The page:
Do-nothing good men

Wednesday, 3 January 2007

Follow up to Gerald Ford died like he lived.

All that is necessary for the triumph of evil is that good men do nothing. Anonymous (often erroneously attributed to Edmund Burke)

Part of the rhetoric of the Right is that one who refuses to address grave threats to America is a sort of traitor. That you cannot eat your cake and still have it, freedom-wise. The best propaganda is like that. Something completely true wrapping something odiously false.

Any American unwilling to defend America probably should be considered a traitor. Any American who believes that there is any substantial threat to America contained outside Washington, D.C., however, has swallowed a large hook hidden in an attractive piece of bait.

Oh, you think a smattering of stinking religious fanatics actually represents a threat to the United States? That they could hurt us? You mean like causing 25-120 times as much destruction as the attacks of September 2001? That’s how much the Iraq adventure has cost just so far. We could have rebuilt the towers where there is still a hole in the ground at least 25 times for the same money. Maybe 100 times. Four new towers for every single state in the Union. Oh, you mean loss of life? As of last month the Iraq adventure has officially cost more lives and that’s not even counting the 25,000 wounded. No one is hurting America but Americans.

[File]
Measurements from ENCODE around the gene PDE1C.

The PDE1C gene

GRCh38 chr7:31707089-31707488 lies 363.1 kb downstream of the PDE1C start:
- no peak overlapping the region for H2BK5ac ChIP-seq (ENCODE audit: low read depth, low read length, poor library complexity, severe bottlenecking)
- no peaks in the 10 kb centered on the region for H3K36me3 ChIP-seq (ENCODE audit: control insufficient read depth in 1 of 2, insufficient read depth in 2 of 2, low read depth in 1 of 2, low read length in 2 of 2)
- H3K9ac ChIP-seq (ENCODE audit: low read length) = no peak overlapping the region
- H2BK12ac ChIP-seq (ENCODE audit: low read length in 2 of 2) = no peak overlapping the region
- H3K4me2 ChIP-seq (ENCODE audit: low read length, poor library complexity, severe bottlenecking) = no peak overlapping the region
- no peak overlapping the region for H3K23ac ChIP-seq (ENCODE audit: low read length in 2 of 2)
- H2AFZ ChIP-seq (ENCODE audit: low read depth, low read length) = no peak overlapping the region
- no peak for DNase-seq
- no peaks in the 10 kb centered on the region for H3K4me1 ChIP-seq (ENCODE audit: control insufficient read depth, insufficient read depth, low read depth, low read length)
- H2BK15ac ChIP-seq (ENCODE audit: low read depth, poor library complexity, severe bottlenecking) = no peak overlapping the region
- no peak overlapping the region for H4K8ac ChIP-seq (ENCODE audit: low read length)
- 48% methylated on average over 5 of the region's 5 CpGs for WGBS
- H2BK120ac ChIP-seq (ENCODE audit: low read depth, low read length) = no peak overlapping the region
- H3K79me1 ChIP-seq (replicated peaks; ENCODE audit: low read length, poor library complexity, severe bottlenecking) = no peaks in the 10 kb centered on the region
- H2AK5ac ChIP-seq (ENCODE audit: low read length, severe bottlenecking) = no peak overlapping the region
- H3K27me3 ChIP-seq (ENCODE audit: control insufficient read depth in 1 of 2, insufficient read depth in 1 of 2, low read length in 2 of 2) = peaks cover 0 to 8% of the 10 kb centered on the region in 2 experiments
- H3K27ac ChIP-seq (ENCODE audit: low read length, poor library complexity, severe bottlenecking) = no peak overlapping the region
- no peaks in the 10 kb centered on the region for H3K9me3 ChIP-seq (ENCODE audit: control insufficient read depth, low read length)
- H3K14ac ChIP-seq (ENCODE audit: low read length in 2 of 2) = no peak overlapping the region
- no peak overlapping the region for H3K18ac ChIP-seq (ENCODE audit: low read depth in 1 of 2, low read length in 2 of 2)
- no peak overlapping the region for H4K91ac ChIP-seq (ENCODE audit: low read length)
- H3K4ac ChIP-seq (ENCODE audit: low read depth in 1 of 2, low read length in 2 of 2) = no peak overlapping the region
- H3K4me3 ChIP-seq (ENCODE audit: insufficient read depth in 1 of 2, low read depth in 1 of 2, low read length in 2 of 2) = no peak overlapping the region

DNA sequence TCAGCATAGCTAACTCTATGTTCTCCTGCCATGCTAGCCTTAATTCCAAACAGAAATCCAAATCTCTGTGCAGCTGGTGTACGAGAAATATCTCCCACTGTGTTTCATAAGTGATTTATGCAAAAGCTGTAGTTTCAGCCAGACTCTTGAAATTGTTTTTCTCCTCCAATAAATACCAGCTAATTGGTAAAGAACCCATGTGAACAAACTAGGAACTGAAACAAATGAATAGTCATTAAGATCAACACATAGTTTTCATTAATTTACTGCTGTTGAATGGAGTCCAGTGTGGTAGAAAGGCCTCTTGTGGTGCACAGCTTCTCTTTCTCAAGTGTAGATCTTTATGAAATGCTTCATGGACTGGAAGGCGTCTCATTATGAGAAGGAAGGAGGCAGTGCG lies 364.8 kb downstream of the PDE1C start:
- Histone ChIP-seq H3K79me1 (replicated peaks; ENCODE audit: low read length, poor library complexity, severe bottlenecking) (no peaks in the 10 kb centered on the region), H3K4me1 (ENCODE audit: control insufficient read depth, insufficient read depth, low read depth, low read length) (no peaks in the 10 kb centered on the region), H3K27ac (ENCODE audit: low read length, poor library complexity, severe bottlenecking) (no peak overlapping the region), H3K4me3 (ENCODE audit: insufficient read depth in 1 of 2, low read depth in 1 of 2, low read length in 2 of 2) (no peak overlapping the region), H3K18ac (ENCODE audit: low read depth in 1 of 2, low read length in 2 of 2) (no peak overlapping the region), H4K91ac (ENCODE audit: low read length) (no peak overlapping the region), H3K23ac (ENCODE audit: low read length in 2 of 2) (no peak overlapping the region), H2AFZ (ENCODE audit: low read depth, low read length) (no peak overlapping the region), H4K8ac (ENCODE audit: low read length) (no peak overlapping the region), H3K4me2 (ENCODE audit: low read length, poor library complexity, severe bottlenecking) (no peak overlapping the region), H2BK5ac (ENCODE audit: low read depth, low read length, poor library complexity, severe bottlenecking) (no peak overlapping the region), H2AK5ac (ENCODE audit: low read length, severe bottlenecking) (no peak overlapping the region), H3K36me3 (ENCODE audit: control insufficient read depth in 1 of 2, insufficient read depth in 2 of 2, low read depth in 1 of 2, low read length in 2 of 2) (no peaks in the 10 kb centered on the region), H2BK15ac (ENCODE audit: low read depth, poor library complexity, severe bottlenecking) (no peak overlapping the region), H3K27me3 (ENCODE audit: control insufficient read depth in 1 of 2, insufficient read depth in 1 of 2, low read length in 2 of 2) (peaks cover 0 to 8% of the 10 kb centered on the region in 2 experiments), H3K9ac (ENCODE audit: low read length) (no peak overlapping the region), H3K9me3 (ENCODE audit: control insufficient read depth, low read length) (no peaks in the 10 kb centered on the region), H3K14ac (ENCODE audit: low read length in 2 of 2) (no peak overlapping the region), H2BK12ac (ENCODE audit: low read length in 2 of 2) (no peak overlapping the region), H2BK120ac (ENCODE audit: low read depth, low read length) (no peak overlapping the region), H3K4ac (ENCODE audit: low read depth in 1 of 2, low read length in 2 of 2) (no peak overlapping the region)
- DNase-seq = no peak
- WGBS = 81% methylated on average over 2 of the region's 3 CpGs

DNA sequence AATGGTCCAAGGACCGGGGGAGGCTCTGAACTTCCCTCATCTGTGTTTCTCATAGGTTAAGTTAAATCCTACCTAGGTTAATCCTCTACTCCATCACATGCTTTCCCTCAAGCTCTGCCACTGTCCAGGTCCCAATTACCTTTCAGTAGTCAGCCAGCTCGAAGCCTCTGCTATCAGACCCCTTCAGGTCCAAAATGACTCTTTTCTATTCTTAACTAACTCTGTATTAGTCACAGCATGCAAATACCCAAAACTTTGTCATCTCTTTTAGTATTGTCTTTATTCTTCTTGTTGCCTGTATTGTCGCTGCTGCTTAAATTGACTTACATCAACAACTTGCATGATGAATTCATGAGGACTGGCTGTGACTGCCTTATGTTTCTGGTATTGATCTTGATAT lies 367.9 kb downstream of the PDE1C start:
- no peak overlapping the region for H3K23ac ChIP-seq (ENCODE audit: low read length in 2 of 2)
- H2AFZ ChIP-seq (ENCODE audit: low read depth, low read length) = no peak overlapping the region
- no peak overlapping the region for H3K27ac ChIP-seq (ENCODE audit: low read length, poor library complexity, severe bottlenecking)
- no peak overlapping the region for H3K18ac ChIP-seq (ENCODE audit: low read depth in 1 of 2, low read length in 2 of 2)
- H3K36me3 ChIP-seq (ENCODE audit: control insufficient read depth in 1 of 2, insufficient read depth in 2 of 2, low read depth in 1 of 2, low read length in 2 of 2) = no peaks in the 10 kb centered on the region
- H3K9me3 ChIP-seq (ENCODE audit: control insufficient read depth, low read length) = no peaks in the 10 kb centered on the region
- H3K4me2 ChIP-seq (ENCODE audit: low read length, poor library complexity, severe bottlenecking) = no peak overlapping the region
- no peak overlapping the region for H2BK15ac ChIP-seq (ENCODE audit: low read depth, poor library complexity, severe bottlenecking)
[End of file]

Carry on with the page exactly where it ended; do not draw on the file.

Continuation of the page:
When I was a kid I had a quote a day calendar that contained this: “All that is necessary for the triumph of evil is that good men do nothing.” I liked it. Tore it out and tacked it up for a couple of years. But there is a problem with it I couldn’t see as a boy. It describes a contradiction.

When a good person does nothing, he ceases to be a good person.

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